Progressive and sustainable hub

Groningen region fosters not only a booming startup ecosystem but also a progressive and sustainable environment. The largest solar energy park in the Netherlands opened in Delfzijl at the beginning of the year. The solar park is as big as approximately 65 football fields and has 120,000 solar panels which can provide enough green energy to 7,000-8,000 households annually.

The solar energy park also powers the second Google Data Centre in Eemshaven. According to Google’s European energy manager Marc Oman, the solar deal between Delfzijl solar park and Google Data Centre is very important: “Although it is not our biggest deal, it is a special one: it is our first solar energy contract in Europe.”

The largest sun solar park in the Netherlands, located in Delfzijl. Photo: Eemsdeltadrones.

In addition, the municipality of Groningen is working hard to achieve its goal to make Groningen energy neutral by 2035. It began the construction of a heating network powered by deep geothermal energy. The hot groundwater will be pumped from about 3-km depth and used to provide heating to more than 10,000 households in Paddepoel and Selwerd areas. The geothermal heating network is expected to be put into use at the beginning of 2018.

The project aims to provide sustainable and affordable heat for companies and private customers and is suitable for both already existing buildings and for new constructions. The households connected to the new heating network will not need natural gas anymore which will contribute to a staggering reduction of CO2 emissions. 

The first pipes being laid into the ground in July. Photo: Corné Sparidaens.

Moreover, recently Groningen was selected as one of the two Dutch cities where the Global Climate Adaptation Centre will be accommodated. The building of the Centre is a joint initiative between Japan, UN Environment, and the Netherlands to address the growing need for support among countries for dealing with climate change adaptation issues, such as natural disasters and social and economic disruptions.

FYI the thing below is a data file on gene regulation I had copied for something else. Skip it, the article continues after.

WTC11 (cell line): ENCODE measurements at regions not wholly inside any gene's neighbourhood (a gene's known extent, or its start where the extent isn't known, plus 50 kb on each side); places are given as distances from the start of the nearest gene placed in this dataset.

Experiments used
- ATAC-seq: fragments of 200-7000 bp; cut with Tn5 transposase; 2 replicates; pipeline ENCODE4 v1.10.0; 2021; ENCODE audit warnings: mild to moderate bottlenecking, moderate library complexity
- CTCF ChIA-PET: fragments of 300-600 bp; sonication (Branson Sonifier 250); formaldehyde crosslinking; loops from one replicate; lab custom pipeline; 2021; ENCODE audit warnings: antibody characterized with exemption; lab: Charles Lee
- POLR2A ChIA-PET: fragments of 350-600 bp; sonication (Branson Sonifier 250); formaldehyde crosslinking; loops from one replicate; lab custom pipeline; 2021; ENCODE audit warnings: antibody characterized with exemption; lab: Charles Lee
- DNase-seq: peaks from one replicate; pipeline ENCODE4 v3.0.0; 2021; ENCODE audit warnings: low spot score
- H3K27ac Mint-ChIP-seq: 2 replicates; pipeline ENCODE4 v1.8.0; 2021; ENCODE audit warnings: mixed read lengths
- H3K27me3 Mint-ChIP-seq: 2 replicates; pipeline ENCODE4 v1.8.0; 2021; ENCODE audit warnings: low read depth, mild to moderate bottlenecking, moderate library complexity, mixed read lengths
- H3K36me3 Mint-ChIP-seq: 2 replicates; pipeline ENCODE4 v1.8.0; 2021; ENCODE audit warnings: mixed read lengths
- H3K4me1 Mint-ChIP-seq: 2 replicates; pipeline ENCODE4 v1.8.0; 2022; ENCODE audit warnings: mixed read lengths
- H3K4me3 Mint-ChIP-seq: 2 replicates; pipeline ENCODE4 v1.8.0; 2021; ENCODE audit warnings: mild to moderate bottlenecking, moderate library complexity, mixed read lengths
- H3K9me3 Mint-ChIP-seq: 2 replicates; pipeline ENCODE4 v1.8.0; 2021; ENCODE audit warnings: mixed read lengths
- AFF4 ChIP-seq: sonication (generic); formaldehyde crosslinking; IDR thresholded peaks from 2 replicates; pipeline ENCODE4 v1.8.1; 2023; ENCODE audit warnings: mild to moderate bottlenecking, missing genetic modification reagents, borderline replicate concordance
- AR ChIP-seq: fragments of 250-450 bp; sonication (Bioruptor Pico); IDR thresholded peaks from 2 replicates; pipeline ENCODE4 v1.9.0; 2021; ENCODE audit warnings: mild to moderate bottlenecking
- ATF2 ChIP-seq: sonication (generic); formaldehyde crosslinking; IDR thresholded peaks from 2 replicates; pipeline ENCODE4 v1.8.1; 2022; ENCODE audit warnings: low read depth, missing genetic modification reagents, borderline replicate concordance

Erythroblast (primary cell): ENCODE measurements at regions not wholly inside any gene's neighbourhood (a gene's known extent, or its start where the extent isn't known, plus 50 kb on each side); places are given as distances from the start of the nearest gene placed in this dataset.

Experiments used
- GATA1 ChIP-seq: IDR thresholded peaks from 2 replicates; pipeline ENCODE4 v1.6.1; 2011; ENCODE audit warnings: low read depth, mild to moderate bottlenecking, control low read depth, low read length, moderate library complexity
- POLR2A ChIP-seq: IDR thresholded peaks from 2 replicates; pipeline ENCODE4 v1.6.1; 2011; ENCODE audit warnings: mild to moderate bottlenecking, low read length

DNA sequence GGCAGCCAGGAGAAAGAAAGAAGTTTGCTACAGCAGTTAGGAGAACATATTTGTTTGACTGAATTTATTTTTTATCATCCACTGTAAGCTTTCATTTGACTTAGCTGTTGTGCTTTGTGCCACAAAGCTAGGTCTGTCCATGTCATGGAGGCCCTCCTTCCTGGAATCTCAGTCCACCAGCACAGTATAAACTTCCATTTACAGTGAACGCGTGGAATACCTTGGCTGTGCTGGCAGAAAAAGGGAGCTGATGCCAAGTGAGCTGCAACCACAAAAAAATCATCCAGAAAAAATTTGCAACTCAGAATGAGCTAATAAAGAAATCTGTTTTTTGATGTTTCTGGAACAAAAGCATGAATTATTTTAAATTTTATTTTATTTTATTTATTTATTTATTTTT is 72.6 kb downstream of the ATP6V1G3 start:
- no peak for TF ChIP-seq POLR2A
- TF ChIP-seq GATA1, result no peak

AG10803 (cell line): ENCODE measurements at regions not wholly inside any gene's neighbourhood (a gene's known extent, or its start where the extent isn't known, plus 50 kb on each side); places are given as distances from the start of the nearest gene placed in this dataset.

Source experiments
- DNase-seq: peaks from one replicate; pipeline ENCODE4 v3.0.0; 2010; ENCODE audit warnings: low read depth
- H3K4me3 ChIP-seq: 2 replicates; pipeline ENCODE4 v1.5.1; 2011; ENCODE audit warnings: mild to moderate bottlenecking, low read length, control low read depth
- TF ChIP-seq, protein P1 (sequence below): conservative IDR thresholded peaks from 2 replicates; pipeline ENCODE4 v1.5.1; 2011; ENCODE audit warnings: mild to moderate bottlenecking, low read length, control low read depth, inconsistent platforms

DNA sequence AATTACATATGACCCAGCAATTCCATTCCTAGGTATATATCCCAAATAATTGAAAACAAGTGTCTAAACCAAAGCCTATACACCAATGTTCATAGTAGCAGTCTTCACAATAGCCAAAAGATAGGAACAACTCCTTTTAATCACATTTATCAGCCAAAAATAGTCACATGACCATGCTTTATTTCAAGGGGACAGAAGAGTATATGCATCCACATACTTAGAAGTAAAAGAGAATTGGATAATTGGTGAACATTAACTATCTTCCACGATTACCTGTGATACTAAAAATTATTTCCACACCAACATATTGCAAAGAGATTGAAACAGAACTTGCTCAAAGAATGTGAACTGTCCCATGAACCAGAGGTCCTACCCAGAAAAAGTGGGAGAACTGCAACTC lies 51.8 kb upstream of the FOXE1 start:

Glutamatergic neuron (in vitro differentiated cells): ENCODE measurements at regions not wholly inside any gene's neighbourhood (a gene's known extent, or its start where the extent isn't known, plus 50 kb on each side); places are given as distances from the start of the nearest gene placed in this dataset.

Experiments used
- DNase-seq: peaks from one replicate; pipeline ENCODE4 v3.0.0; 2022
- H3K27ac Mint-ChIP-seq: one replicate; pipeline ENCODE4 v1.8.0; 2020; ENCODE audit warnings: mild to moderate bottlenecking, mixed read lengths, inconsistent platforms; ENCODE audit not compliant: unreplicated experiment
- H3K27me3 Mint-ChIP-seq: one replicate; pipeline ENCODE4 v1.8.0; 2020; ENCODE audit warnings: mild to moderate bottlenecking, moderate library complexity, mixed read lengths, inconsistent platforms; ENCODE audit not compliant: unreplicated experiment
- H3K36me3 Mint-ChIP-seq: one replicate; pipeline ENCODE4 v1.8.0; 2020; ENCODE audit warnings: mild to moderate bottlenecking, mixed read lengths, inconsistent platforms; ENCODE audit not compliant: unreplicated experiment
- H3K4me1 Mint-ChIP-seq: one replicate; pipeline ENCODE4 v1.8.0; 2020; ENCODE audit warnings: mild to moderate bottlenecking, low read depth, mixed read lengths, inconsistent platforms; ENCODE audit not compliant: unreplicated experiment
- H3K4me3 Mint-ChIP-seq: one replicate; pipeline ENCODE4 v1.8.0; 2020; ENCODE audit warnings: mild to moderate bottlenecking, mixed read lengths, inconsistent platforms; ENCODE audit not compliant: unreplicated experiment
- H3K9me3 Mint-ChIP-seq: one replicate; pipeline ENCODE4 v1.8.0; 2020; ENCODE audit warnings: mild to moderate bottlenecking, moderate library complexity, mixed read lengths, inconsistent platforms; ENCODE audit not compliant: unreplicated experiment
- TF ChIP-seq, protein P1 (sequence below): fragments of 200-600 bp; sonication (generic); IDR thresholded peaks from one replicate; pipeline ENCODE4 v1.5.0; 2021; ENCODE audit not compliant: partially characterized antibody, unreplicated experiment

Rotterdam and Groningen were selected on the basis of their location, expertise on climate change, and innovative office buildings. The Centre in Groningen will be accommodated in the “most sustainable education building in the Netherlands” – the Energy Academy Europe building. The Centre is expected to open by the end of the year.

Energy Academy Europe building – “the most sustainable education building in the Netherlands.” Photo: Egbert de Boer.

Groningen – the City of Talent

Often referred to as the “City of Talent”, Groningen has the highest student population density in the Netherlands – approximately 25% of the people in the city are students. At the same time, the University of Groningen and Hanze University of Applied Sciences cultivate groundbreaking research in energy, healthy ageing, and sustainable society as well as top quality education.

Moreover, not many Dutch cities can speak proudly of having a Nobel laureate. Well, Groningen can! The University of Groningen’s researcher Ben Feringa was awarded the Nobel Prize in Chemistry last year. He received it together with Jean-Pierre Sauvage and Sir James Fraser Stoddart for their work on “the design and synthesis of molecular machines.”

To sum it up, the far-north city of Groningen has formed a staggering ecosystem of fast-growing startups, sustainable development, and vibrant city life attracting an annual pool of young creative minds and this all makes Groningen an indispensable factor why the Netherlands is “the new Silicon Valley.”

 

If you have any ideas or suggestions for places in the Netherlands that should be featured in the sequel, please, shoot me a message or write a comment below. Next to come is the home to the smartest square kilometre in Europe”: Eindhoven.

Featured image: Groningen by Chris Combe